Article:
As a rule, single parents cannot join the military on active duty if they have custody of their minor children. Single parents may join the Guard or Reserve components of the military and retain custody of their children, as long as they have a Family Care Plan in place that provides for the care of their children if they are called to duty away from home station. However, for those that really want to serve full-time on active duty in the military, there are provisions that allow for single parents to enlist or be commissioned in the military service. One simply needs a trusted friend or family member who can take care of any minor children, and the assistance of a qualified family law attorney.
In order to serve on active duty, a single parent must temporarily relinquish custody of any minor children. This sounds more traumatic than it really is. The first step is to find a trusted individual who will take care of your children and give them all of the love and care that you would provide if you were home. Many individuals choose the other biological parent, their own parent or a sibling, but you should choose someone that you trust implicitly, and someone that loves your children and is loved by your children. Once you settle on the right person and you have discussed things, you can begin the process to relinquish custody. This is a temporary situation, but must be handled through the court system.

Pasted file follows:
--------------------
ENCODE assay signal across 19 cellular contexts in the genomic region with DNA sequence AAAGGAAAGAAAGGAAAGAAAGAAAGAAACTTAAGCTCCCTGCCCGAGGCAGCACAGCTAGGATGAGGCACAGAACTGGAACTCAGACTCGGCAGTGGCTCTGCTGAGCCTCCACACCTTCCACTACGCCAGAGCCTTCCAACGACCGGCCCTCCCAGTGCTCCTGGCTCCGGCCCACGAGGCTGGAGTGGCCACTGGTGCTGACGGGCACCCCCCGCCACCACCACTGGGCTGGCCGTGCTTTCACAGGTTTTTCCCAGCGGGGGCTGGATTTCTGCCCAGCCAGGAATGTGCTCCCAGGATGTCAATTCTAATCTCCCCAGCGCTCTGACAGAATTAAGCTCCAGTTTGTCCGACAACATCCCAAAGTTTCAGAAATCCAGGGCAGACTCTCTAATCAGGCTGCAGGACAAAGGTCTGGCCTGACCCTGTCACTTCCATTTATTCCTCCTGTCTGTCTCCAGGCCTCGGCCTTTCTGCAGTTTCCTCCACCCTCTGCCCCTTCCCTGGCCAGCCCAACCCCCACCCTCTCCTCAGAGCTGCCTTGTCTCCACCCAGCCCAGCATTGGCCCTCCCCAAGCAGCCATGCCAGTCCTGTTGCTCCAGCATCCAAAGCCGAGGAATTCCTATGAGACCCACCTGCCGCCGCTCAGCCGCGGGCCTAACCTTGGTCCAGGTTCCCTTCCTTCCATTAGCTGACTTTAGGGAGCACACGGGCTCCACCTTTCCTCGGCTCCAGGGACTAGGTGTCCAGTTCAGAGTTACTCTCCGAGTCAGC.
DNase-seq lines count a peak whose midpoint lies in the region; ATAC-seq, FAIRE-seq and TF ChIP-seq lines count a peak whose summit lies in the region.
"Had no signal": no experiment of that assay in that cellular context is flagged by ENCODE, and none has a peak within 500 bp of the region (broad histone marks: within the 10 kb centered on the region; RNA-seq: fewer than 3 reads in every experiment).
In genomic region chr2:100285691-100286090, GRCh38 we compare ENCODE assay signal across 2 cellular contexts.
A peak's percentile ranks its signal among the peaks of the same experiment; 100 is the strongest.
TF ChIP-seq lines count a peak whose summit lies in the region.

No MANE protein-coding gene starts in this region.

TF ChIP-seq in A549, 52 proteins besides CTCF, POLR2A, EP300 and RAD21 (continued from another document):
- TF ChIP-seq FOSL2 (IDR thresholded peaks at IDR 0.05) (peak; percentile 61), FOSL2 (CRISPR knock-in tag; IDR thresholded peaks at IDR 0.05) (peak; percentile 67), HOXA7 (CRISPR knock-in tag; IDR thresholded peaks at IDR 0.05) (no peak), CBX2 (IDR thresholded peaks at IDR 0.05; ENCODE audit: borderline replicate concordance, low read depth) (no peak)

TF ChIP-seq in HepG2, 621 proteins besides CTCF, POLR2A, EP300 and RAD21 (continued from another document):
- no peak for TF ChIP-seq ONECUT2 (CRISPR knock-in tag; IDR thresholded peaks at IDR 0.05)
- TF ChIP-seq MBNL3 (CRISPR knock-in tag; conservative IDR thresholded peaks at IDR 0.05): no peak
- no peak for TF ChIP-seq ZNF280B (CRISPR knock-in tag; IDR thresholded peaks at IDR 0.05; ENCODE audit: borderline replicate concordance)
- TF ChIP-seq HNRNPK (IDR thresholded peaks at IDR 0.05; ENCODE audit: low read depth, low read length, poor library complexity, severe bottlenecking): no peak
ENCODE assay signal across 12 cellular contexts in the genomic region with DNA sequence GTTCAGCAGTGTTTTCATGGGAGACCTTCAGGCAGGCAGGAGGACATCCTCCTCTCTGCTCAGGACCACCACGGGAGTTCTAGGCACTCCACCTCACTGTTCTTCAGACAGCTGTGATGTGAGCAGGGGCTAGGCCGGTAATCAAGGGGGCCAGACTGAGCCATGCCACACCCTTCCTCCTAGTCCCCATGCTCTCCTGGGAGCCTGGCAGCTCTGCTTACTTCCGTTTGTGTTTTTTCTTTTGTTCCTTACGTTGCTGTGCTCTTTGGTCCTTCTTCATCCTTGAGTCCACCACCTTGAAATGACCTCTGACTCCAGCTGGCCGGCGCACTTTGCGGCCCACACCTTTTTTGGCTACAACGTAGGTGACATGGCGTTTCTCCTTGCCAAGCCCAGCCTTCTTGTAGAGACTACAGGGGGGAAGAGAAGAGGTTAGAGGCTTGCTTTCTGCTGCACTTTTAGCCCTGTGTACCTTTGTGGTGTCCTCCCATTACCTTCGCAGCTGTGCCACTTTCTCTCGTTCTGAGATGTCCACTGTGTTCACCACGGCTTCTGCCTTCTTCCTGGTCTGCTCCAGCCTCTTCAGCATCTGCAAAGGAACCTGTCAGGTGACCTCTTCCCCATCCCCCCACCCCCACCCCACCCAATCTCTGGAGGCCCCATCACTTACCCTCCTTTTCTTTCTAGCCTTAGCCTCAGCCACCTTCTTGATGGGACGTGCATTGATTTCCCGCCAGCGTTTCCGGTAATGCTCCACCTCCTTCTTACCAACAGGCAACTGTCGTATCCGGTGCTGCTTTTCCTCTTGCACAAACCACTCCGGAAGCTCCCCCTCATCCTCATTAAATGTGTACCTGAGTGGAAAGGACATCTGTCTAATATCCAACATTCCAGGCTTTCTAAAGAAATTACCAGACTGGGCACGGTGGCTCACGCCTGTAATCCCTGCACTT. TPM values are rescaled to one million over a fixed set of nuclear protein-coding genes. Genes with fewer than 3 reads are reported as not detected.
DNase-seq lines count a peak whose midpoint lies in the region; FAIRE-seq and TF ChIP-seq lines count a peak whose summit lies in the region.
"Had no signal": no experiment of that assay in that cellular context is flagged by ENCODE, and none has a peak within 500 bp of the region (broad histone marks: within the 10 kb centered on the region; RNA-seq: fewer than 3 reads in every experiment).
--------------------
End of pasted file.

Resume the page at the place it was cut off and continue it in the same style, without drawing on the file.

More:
Family Law Attorney
Next, you and your chosen guardian should visit a family law attorney. Your attorney will walk you through all of the steps to transfer custody of your minor child to the guardian of your choice. While every state is different, the steps are generally the same:
* File a Petition to Transfer Custody With the Local Family Court * Notify the Other Biological Parent of the Hearing, Either by Process Server or Registered Mail * Court Hearing With a Judge or Magistrate * Custody Is Granted to the Guardian * Papers Are Filed With the County Recorder’s Office * You Can Now Enlist or Be Commissioned for Active Military Service
The process of transferring custody can take up to a year, so it is important to start early and don’t allow yourself to become frustrated. Once you complete initial basic training or officer training and get through your first term of service, you can petition the court to relinquish custody from the guardian and restore custody to you. If you have questions, your family law attorney–like one from Ivy Law Group PLLC–is your best source for information.